Long term, the symptoms become more serious. You might experience reduced mobility in the shoulders, arthritis in your neck, bulging cervical discs, osteoporosis, and vertebral fractures. Pain may become severe and chronic, largely affecting your everyday life.
One of the simplest ways to figure out if you have a forward head posture can also be done at home.
- Stand with your back to a wall
- Press your shoulder blades and heels to the wall
- Keep feet hips width distance apart
When you do this, does your skull make contact with the wall? If not, chances are good you have some degree of tech neck.
There are other ways to diagnose nerd neck, though. Your doctor will collect a complete medical history that includes things like the work you do, when the symptoms began, and any underlying injuries or past trauma. They will conduct a complete physical exam to check for areas of tenderness and limited mobility.
Over time and in severe cases, X-rays can pick up the changes in your spine. Your doctor may also order an MRI or a CT scan. In some cases, a bone scan may also be recommended to check for bone thinning or potential damage.
As noted above, you may be able to ease your pain without intervention, but if pain becomes debilitating or life-altering, check in with your doctor.
How to fix nerd neck: 11 approaches
In thinking about how to fix nerd neck, it’s best to start with conservative treatments before trying more interventional therapies.
Here are 11 treatment approaches to try. As always, work with your doctor before attempting many of these on your own.
1. Notice the problem
Start at the very beginning by becoming aware of when you are thrusting your head forward. This type of retraining can go a long way.
Pay special attention when you are driving or working at your computer. A sticky note on your screen or steering wheel can help.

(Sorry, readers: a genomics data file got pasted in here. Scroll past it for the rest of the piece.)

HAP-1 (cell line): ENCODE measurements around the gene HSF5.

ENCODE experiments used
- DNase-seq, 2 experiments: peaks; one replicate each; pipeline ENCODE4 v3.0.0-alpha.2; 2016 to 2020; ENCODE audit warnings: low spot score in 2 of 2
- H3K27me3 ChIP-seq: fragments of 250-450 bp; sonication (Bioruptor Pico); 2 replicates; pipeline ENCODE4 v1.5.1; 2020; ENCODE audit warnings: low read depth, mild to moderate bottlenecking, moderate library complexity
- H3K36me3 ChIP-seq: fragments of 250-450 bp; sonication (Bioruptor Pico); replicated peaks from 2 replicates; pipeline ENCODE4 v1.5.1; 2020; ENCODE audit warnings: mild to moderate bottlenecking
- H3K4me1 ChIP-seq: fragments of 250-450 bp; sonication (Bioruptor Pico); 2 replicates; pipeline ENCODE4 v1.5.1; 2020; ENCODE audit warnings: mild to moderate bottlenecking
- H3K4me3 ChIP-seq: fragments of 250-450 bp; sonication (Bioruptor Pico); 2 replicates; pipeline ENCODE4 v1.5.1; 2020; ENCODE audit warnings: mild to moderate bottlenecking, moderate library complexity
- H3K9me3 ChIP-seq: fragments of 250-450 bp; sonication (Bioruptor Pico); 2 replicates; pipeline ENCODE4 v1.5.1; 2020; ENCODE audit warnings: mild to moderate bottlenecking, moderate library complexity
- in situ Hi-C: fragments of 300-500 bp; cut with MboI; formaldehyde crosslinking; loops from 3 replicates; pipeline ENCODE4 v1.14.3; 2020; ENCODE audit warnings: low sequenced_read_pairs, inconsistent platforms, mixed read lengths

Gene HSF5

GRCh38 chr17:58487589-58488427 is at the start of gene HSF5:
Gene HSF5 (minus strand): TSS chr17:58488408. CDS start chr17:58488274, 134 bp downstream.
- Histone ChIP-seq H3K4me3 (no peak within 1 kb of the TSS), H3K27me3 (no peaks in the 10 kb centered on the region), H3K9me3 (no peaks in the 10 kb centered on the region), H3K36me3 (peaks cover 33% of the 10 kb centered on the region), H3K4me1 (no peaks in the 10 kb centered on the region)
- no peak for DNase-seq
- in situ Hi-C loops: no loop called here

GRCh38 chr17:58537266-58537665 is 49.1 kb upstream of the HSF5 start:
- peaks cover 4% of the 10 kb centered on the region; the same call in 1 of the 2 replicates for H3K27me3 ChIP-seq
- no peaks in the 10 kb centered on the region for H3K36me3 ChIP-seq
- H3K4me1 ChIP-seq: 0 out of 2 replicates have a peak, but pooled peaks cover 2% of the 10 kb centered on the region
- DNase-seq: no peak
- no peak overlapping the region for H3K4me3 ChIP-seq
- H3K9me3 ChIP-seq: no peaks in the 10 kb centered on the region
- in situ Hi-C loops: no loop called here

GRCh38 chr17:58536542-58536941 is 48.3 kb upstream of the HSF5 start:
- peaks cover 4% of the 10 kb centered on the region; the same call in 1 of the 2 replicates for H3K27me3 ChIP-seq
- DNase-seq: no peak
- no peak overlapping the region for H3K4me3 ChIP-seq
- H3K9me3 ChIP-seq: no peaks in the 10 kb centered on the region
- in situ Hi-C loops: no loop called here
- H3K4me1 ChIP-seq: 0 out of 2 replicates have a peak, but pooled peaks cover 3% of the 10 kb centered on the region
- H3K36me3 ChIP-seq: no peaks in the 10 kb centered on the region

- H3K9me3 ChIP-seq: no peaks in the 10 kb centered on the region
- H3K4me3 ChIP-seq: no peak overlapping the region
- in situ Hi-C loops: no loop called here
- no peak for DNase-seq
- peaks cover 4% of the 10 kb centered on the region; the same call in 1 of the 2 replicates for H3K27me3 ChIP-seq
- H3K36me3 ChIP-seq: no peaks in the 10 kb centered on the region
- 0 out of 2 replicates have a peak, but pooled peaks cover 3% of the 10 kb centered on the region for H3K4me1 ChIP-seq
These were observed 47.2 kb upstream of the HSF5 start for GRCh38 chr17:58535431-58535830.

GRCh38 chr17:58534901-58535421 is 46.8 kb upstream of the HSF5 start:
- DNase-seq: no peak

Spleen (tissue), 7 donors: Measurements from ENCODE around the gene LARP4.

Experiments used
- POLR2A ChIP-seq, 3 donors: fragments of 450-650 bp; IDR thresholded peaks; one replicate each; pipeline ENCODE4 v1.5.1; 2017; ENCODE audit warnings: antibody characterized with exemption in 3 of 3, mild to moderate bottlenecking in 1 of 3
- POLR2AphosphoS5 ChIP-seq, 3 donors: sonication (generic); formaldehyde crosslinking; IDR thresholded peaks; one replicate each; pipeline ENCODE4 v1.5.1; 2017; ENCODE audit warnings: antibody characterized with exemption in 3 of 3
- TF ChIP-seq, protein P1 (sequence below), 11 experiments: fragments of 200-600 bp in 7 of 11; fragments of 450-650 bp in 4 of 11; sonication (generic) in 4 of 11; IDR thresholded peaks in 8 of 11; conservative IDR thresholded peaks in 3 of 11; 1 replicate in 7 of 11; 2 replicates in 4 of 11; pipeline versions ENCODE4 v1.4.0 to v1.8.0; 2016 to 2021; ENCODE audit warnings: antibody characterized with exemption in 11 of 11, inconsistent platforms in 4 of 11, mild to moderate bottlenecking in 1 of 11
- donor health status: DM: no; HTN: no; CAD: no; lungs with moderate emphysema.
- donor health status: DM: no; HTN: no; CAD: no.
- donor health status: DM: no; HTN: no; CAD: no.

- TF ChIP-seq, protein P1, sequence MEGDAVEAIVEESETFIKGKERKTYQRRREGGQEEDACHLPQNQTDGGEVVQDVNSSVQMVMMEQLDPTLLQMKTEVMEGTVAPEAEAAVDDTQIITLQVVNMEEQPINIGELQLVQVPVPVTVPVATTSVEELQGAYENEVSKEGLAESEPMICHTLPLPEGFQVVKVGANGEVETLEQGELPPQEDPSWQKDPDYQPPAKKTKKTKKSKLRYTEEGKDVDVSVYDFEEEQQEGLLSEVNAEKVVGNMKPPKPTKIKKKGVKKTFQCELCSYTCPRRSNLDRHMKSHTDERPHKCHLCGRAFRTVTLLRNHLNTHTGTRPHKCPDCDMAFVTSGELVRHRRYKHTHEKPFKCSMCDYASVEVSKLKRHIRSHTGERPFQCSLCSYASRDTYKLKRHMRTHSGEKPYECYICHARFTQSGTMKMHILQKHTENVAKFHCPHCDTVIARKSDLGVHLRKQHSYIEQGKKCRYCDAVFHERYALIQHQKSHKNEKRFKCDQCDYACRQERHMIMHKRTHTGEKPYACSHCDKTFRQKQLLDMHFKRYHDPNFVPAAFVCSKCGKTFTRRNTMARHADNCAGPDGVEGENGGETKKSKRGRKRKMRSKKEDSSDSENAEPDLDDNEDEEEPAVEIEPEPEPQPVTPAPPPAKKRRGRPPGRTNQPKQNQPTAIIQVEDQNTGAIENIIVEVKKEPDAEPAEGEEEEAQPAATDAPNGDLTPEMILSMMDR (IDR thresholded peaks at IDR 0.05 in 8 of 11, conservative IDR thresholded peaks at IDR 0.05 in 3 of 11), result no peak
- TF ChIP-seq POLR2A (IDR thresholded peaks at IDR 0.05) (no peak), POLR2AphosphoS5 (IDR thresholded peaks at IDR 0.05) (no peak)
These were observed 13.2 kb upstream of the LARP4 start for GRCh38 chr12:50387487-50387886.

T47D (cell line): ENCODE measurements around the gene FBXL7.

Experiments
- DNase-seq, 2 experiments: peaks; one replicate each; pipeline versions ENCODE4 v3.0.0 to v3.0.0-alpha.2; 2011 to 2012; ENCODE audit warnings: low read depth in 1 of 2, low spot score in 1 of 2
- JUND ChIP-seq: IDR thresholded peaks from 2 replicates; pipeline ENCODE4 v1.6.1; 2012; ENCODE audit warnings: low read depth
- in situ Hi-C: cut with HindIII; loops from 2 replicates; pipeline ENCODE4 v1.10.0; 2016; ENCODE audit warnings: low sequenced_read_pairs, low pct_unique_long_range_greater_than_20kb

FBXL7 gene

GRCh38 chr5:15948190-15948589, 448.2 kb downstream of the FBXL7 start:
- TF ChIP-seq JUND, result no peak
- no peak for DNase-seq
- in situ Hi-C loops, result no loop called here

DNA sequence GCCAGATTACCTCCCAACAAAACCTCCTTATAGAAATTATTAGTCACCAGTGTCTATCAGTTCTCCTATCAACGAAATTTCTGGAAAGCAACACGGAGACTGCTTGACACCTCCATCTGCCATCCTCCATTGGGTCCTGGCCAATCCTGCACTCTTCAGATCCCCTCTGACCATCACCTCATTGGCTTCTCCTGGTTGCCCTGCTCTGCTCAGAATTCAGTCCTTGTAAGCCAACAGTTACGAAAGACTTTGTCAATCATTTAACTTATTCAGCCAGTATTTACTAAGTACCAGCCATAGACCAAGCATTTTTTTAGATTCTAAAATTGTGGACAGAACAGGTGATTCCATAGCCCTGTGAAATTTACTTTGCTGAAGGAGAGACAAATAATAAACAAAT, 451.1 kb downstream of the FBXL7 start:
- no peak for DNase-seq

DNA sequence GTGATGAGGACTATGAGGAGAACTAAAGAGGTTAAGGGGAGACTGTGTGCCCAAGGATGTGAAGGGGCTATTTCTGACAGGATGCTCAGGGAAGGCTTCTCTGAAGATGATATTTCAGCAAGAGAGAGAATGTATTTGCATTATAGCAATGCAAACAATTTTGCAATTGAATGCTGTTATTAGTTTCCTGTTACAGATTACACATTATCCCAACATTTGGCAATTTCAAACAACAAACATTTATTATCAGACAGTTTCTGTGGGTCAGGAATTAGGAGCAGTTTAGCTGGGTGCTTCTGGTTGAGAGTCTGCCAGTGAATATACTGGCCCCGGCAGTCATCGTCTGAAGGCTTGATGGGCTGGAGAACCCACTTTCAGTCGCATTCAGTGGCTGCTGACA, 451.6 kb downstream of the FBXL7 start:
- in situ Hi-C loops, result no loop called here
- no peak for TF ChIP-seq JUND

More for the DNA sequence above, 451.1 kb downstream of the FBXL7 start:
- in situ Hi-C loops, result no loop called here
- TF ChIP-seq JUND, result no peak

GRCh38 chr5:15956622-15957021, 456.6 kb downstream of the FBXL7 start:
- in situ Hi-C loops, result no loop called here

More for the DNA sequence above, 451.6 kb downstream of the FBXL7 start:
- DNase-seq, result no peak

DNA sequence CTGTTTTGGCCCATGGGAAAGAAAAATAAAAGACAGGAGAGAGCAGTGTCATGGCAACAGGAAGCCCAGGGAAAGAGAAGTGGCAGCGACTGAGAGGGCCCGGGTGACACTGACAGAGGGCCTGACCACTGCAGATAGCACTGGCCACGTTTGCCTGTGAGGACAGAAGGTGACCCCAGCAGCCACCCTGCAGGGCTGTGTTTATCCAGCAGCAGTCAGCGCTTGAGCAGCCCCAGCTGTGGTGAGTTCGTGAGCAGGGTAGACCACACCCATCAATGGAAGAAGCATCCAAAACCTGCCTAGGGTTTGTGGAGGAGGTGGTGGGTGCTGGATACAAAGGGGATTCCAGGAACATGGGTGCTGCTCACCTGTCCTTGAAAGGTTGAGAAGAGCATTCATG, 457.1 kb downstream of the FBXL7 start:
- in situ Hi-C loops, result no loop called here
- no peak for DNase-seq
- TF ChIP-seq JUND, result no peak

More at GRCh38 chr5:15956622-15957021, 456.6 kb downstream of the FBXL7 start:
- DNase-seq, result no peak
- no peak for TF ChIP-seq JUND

2. Make ergonomic changes
Ergonomics is the study of the way we use our bodies in an environment.
Consider driving. If your body is too far back from the steering wheel, you will need to hunch your shoulders to reach it. If your rearview mirror is tilted up too high, you might lift your chin to see who’s behind you.
These are easy fixes. Adjust the distance to the steering wheel so that you can reach ten and two without hunching. Add a pillow behind your lower back to encourage a natural lumbar curve. Tilt the rearview mirror down so you have to keep your chin level to see what’s behind you.
Whether you are working remotely or heading to the office every day, ergonomic changes can make a world of difference there, too. Pain from sitting at a desk is very common, but ergonomics can help.
Try these adjustments:
- Sit closer to your desk so you don’t have to reach forward
- Use a pillow at your lower back to protect its natural curve
- Keep your feet flat on the floor directly below your knees
- Place your keyboard so your forearms are parallel with the floor, and elbows directly below your shoulders
- Adjust your computer monitor so that you can read it with your chin parallel to the floor (not tilted up or down)
3. Shop for accessories
The adjustments above can go a long way towards relieving tech neck, but sometimes accessories can help.
Look for desk chairs with built-in ergonomic support and computer accessories that keep wrists and arms at the proper angles.
4. Dump the extra gear
If you are a student lugging around biology textbooks or someone who carries their whole life in a backpack on a daily basis, it’s time to downsize.
Chances are good that the biology textbook has an online counterpart. Keep the heavy text at home for studying and use the online version when you are away from home.